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Whether you’re an investor or a homebuyer, purchasing a house from an auction can be an enticing prospect. After all, most of them start the bidding well below market price, so there’s a chance you could get a huge bargain, right? Well, in order to increase those chances, you must first fully understand what a home auction is. So, how do home auctions work?
How Do Home Auctions Work?
A home auction is exactly what it sounds like. At this event, interested buyers gather to bid on houses, possibly at a reduced price. While you may have the chance to buy many types of properties at such an auction, most are foreclosures. In these cases, the previous homeowner missed too many payments and the bank evicted them, reclaiming the property in the process.
The bank or lender then has the option to place it in an auction in hopes of recouping some of that money. If they put the house in a confirmation home auction, the lender has the final say in whether or not they accept the bid. In cases where the offer was too low, they may not. However, if they place it in an absolute auction, the property must go to the highest bidder.
How Risky Is It?
Since most of the properties at home auctions are foreclosures, there is a certain amount of risk involved in bidding on and purchasing one. Often, you won’t be able to tour the home before buying, so you’ll have no clue what you’re getting. You could certainly get lucky and end up with a home that’s in excellent condition, well below market prices. However, the odds of that happening aren’t in your favor.
Here are a few risks commonly associated with purchasing a home at an auction.
1. Lack of Disclosure
Since the previous owner isn’t involved in selling the home and no one from the bank has ever been there, you’re unlikely to find much information about it. Consequently, neither them nor you will know if there are any existing problems before purchasing the property — and chances are there will be. This general lack of disclosure and knowledge about the home’s interior conditions can be cause for concern.
2. Repair Costs
Moreover, if the bank evicted the home’s previous owner, they may have retaliated by stripping and destroying it before moving out. Often, they’ll remove appliances, fixtures and anything of value. However, they might also actively vandalize the house, even after vacating. Of course, if you purchase a residence in poor condition like this, you’ll be left with several major repairs, which may cost even more than the home itself.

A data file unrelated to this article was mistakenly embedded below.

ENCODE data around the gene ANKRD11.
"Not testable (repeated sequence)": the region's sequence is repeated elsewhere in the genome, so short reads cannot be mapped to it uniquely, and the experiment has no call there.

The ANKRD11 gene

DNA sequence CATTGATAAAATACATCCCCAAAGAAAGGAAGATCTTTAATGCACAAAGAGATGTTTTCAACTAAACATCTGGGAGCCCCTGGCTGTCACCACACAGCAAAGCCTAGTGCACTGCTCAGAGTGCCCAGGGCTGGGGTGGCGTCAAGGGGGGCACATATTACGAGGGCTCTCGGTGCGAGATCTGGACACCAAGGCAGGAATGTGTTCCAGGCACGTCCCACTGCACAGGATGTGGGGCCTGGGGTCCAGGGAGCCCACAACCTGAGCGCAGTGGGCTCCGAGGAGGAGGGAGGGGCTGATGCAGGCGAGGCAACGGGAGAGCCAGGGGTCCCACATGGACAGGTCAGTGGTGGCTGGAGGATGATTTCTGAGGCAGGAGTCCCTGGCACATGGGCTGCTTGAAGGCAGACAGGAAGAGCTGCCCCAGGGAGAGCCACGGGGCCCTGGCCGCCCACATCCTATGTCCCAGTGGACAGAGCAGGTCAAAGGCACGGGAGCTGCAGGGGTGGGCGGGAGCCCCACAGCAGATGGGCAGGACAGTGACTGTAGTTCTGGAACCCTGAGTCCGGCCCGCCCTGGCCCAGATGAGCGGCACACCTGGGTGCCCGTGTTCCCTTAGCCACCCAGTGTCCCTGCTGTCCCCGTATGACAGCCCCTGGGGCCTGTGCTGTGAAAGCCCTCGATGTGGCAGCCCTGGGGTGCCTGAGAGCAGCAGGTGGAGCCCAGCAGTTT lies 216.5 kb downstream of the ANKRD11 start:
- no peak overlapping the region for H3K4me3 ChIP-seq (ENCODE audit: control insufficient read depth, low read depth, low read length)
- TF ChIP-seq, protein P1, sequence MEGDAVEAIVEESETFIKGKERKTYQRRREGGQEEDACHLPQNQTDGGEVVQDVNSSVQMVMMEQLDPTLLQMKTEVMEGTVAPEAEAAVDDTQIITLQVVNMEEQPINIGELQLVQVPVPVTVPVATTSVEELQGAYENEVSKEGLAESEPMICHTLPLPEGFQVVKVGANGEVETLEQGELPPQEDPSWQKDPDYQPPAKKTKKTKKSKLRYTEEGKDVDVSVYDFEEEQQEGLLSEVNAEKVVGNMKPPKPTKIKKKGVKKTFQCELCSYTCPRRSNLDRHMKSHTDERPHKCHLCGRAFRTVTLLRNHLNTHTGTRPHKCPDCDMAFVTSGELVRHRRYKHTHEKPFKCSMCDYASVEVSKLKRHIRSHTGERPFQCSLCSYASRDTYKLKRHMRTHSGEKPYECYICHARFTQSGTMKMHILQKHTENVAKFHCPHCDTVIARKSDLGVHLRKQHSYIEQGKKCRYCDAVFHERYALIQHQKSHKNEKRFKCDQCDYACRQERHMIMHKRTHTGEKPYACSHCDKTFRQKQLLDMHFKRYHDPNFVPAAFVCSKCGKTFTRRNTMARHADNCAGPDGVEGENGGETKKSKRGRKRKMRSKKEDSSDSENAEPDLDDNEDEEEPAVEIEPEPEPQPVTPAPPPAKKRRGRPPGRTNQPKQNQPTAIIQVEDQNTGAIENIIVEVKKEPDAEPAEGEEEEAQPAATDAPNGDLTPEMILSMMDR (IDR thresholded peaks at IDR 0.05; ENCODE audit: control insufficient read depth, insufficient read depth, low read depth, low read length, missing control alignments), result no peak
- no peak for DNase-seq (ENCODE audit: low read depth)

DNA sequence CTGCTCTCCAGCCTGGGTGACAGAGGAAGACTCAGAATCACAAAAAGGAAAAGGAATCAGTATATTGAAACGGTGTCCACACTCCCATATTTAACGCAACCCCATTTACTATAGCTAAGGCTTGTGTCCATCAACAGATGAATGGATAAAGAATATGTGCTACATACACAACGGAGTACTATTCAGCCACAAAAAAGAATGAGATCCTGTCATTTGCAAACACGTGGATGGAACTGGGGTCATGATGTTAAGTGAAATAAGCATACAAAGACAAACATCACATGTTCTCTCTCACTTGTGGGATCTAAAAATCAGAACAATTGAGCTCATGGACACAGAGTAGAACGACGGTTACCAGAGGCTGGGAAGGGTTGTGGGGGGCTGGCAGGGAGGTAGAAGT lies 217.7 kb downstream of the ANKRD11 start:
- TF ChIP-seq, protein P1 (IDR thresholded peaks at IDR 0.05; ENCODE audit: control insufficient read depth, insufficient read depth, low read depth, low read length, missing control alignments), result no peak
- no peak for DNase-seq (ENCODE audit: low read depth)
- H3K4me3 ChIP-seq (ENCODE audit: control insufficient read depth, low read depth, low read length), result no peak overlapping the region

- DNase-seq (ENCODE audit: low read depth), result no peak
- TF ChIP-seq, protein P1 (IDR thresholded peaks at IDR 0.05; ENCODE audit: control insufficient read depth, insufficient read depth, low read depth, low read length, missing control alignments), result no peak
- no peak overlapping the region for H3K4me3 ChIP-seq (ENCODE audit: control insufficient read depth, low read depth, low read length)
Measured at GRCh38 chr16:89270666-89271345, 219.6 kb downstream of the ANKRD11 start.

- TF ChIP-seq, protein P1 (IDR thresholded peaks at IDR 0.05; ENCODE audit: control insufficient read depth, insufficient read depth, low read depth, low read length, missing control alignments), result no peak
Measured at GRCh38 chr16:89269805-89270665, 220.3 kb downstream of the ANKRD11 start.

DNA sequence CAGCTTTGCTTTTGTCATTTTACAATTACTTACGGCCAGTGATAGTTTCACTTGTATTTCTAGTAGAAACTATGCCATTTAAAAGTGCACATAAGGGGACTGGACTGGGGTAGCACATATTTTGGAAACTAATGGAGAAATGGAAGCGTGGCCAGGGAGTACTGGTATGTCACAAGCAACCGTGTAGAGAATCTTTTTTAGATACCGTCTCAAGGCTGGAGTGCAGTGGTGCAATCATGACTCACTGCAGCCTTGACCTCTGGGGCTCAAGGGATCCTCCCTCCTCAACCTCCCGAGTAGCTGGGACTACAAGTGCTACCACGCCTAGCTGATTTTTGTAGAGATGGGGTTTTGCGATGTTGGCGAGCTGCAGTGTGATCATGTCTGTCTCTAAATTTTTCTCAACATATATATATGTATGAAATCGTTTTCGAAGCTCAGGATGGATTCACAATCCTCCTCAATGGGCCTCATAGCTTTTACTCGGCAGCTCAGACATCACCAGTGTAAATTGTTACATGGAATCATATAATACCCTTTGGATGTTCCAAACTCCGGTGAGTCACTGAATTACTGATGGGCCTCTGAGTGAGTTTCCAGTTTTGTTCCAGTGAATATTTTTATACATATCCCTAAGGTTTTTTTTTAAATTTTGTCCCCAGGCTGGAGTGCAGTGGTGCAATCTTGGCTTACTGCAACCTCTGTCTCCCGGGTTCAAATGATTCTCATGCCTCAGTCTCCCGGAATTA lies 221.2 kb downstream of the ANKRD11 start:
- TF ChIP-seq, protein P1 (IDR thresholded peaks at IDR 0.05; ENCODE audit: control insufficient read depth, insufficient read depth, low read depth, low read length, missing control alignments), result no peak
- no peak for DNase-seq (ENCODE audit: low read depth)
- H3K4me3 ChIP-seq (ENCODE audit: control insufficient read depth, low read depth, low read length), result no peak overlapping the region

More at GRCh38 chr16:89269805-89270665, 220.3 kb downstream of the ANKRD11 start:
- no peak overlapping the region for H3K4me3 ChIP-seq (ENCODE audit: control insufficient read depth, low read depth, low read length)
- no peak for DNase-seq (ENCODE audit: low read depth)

Vandalism isn’t the only thing you’ll have to worry about. If the home has been sitting empty for some time, squatters may be camping out inside. In some cases, the former owner is squatting on the property, and you’ll have to either work out a deal with them or formally evict them. This process can take months or years depending on who the squatter is and what state the home is in.
4. Additional Fees
After you pay in cash at the auction, there are still several additional fees you may have to pay. This might include taking on any bills the previous owner left unpaid, including gas, water, electric and property taxes. You’ll also be responsible for closing costs to process a mortgage, transfer ownership and fulfill other legal requirements. These fees may cost up to 5% of the sale price, depending on location.
Is Investing in an Auction Home Worth it?
Buying a home at an auction isn’t for the faint of heart. From squatters to remodels, there are many things to worry about and pay for even after purchasing the house. However, if you know the risks going into the auction, you’ll be more prepared if things go wrong and you get stuck with something that needs some work. As long as you’re willing to put in the time and money, the investment may be worth it.
On the other hand, if you aren’t willing to risk investing in a house that may or may not be worth the hassle, home auctions might not be your cup of tea. You may feel more comfortable paying more for a home you know will be worth it.